Amid grave concerns for his health, Assange transferred to Belmarsh Prison medical wing

WikiLeaks issued a statement today confirming that its founder Julian Assange has been transferred to the medical ward of Britain’s Belmarsh Prison. The media organisation said it has “grave concerns about the state of health of our publisher.”

It reported: “During the seven weeks in Belmarsh his health has deteriorated and he has dramatically lost weight. The decision of prison authorities to transfer him to the health ward speaks for itself.”

The statement must sound the alarm for all defenders of democratic rights. The British authorities’ detention of Assange at Belmarsh Prison, a maximum-security facility dubbed the UK’s Guantanamo, is a continuation of the eight-year campaign by the US government and its allies to physically and psychologically destroy the WikiLeaks founder.

It is part of the ongoing denial of Assange’s fundamental legal and human rights, aimed at preventing him from mounting any defence against unprecedented US Espionage Act charges over WikiLeaks’ exposure of war crimes, mass surveillance operations and global diplomatic conspiracies.

The World Socialist Web Site and the Socialist Equality Parties around the world demand Assange’s immediate release from prison.

The WikiLeaks founder must be taken to a hospital, with the best medical care available, provided with doctors selected by himself, his colleagues and lawyers, and allowed to recuperate and fully recover his health.

All those involved in his persecution are fully responsible for the ill-health Assange is suffering and must be held legally accountable for any harm that comes to him.

The broadest mobilisation of workers, students, young people and supporters of civil liberties is required to secure Assange’s release.

WikiLeaks editor-in-chief Kristinn Hrafnsson wrote today: “The people need to voice their condemnation; it is their politicians, their courts, their police & their prisons that are being abused in order to leave this black stain on history. Please act now to avert this shame.”

The gravity of Assange’s health crisis was revealed by one of his Swedish lawyers, Per Samuelson, on Tuesday.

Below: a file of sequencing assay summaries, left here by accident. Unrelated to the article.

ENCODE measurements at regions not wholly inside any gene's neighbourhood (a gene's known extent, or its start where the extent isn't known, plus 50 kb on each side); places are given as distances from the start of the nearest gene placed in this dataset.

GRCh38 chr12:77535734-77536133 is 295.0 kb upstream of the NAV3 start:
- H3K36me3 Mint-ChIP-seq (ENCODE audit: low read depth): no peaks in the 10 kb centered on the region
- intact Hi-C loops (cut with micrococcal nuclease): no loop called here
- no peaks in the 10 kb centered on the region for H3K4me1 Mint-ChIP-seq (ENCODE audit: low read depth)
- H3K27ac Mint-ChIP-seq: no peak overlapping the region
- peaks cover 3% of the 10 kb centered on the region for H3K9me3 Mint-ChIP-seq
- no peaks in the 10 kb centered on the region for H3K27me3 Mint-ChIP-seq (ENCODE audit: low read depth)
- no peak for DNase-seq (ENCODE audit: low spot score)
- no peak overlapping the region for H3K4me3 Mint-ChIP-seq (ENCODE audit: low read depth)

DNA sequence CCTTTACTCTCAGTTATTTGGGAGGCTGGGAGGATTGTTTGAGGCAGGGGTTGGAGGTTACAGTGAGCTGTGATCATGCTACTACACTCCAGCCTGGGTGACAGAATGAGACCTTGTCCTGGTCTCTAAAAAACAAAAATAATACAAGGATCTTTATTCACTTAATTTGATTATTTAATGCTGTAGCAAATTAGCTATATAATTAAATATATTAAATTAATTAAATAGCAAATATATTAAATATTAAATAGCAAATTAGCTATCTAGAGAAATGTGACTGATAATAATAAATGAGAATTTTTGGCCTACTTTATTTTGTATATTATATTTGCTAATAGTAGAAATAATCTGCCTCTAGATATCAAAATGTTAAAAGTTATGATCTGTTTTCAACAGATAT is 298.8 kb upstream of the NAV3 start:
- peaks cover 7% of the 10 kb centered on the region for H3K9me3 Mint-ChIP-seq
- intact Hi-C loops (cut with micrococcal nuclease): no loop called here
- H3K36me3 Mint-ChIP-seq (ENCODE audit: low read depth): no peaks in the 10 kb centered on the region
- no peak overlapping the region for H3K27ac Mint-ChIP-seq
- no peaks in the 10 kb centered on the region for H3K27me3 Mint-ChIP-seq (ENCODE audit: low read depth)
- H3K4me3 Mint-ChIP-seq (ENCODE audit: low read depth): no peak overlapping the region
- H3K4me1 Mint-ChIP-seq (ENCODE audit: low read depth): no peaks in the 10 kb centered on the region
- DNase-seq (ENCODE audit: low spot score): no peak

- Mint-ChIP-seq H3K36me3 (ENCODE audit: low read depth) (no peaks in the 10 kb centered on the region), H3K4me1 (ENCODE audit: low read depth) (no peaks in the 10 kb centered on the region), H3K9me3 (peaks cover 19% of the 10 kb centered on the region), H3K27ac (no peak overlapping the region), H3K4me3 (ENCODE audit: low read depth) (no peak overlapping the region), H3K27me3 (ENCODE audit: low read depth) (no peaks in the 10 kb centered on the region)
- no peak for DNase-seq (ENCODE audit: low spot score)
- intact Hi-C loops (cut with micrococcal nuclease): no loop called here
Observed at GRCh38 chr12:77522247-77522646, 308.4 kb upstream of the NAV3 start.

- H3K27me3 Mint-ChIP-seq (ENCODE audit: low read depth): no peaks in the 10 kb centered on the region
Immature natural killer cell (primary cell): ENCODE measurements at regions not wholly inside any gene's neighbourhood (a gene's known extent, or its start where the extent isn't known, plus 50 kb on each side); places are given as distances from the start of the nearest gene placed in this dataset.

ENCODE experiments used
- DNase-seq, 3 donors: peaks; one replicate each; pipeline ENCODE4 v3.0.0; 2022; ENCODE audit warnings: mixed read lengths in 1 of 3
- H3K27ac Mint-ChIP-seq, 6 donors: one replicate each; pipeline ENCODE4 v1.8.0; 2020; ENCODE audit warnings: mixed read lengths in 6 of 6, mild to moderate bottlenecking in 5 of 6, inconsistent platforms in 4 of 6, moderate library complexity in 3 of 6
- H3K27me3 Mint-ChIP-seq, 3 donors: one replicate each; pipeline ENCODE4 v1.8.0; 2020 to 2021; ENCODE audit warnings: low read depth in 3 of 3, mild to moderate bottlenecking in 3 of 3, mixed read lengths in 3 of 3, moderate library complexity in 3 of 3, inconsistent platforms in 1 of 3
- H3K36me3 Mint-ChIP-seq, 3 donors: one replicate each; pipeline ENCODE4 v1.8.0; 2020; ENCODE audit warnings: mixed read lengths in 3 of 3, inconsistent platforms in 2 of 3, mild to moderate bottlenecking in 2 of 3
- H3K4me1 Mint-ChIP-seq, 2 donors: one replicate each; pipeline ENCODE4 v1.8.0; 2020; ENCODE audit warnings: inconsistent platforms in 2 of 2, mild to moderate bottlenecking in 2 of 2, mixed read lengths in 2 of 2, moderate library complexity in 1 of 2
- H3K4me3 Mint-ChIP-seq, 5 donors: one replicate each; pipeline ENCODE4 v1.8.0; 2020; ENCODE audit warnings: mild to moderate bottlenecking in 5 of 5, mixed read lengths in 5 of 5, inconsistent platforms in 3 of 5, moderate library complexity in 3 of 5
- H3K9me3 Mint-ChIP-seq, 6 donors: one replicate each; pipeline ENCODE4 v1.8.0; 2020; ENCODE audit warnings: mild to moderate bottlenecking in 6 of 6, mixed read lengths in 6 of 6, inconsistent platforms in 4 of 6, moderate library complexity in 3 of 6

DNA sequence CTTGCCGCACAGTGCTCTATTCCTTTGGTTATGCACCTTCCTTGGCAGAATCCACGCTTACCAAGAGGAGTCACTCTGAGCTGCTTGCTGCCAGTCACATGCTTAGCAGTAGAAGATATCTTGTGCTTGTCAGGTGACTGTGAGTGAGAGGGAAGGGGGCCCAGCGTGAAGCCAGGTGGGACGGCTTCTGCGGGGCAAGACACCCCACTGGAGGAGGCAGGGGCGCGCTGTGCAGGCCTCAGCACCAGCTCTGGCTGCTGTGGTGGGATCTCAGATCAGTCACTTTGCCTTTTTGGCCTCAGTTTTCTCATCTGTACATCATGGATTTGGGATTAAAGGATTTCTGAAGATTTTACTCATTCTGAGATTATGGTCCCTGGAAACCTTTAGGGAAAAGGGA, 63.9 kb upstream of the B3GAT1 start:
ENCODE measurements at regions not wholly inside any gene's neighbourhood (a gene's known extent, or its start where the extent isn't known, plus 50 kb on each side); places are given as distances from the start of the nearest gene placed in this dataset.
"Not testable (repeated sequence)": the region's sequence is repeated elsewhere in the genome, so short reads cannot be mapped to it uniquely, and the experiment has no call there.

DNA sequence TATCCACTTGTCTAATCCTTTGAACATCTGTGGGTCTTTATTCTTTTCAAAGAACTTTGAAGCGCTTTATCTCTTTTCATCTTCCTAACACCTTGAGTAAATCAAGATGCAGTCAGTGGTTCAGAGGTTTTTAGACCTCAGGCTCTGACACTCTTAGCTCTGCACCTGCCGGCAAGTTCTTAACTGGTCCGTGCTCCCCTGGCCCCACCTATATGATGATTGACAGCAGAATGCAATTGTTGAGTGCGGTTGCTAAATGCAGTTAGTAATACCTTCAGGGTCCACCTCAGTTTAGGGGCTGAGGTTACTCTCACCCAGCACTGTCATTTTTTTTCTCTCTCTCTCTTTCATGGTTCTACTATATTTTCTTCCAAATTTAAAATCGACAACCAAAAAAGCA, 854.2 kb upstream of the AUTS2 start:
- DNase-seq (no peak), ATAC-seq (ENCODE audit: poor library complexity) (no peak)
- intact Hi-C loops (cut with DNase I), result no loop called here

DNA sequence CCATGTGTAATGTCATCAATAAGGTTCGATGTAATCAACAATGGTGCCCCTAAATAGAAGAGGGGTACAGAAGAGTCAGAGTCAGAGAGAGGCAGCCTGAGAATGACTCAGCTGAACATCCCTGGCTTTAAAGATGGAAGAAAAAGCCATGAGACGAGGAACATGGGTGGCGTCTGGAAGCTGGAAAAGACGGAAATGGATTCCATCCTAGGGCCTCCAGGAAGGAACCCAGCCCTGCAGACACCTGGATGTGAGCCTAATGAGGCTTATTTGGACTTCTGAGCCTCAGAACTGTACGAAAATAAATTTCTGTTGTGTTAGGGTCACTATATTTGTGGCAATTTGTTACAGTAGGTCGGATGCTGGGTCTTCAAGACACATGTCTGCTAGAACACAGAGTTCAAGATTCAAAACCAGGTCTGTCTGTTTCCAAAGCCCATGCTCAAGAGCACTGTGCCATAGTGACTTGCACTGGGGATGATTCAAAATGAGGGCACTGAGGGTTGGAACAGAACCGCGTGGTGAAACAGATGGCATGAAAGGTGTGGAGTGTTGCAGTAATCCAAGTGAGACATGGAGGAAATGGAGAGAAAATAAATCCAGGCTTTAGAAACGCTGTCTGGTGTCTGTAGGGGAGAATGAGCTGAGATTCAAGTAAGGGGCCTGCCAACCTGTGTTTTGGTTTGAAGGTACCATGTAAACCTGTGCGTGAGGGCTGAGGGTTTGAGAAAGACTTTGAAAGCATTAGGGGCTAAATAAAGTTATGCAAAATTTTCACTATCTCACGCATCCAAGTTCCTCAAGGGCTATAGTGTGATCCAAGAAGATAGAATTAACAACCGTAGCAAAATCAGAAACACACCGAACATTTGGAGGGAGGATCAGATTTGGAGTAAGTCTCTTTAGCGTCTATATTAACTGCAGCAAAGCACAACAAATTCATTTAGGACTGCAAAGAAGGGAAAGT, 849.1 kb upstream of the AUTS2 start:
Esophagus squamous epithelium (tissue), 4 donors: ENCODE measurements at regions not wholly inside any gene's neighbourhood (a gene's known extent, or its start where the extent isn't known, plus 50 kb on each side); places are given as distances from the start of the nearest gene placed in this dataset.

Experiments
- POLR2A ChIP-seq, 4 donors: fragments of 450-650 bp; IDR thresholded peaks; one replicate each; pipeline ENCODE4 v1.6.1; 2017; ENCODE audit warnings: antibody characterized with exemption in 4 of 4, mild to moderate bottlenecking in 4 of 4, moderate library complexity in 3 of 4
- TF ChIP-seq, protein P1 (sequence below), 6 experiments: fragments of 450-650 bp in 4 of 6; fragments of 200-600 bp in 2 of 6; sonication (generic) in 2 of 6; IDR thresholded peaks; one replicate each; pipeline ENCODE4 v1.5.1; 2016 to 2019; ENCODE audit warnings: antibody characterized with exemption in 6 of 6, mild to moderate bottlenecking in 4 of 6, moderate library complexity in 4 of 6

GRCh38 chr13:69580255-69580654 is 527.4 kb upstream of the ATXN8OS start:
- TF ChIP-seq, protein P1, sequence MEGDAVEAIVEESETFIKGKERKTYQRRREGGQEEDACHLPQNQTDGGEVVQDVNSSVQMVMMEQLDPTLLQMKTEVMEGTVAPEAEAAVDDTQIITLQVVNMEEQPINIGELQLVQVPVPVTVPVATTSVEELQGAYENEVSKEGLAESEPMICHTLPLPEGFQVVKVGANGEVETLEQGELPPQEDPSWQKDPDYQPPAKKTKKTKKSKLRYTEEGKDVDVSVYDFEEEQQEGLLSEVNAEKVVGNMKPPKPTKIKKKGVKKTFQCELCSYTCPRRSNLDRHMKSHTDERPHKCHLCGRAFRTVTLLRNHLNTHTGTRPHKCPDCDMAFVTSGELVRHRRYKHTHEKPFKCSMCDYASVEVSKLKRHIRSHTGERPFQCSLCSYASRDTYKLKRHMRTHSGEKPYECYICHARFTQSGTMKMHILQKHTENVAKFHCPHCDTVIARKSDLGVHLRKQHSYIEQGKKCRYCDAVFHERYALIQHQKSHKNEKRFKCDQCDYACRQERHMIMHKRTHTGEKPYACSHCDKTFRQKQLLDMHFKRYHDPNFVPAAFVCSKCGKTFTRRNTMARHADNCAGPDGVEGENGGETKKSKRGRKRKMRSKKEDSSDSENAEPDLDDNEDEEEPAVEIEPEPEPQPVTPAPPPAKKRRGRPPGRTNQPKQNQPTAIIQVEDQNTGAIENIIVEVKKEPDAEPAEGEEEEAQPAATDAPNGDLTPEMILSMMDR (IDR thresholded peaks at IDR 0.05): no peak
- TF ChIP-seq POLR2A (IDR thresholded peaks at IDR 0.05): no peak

Samuelson told Reuters and Scandinavian media outlets he had been unable to have a conversation with Assange on Friday, because the WikiLeaks founder was too ill. The further deterioration of Assange’s health coincided with last Thursday’s unveiling of 17 additional US charges against him, carrying a maximum sentence of 170 years in prison.

Despite Assange’s inability to consult with his lawyers, a Swedish district court this week rejected a request that a June 3 hearing over bogus sexual misconduct allegations be delayed until his condition had improved and he had been provided with an English-language copy of the arrest warrant against him.

The ruling was the latest in the political and legal vendetta perpetrated against the WikiLeaks founder. It demonstrates that the revived Swedish “preliminary investigation” is aimed at hindering Assange’s defence against US extradition, blackening his name and providing an alternative route for his dispatch to an American prison.

Assange was sent to Belmarsh after being sentenced to 50 weeks in prison on bail charges, just hours after his expulsion from Ecuador’s London embassy and arrest by British police on April 11.

The British judge ignored the fact that the bail offense had been effectively resolved years earlier as a result of Assange’s forfeiture of the bail monies, the years he spent detained in the embassy and the ending of the Swedish investigation in 2017.

Despite the minor character of the offense, Assange was placed in the highest security classification of prisoners. He has been held in effective isolation.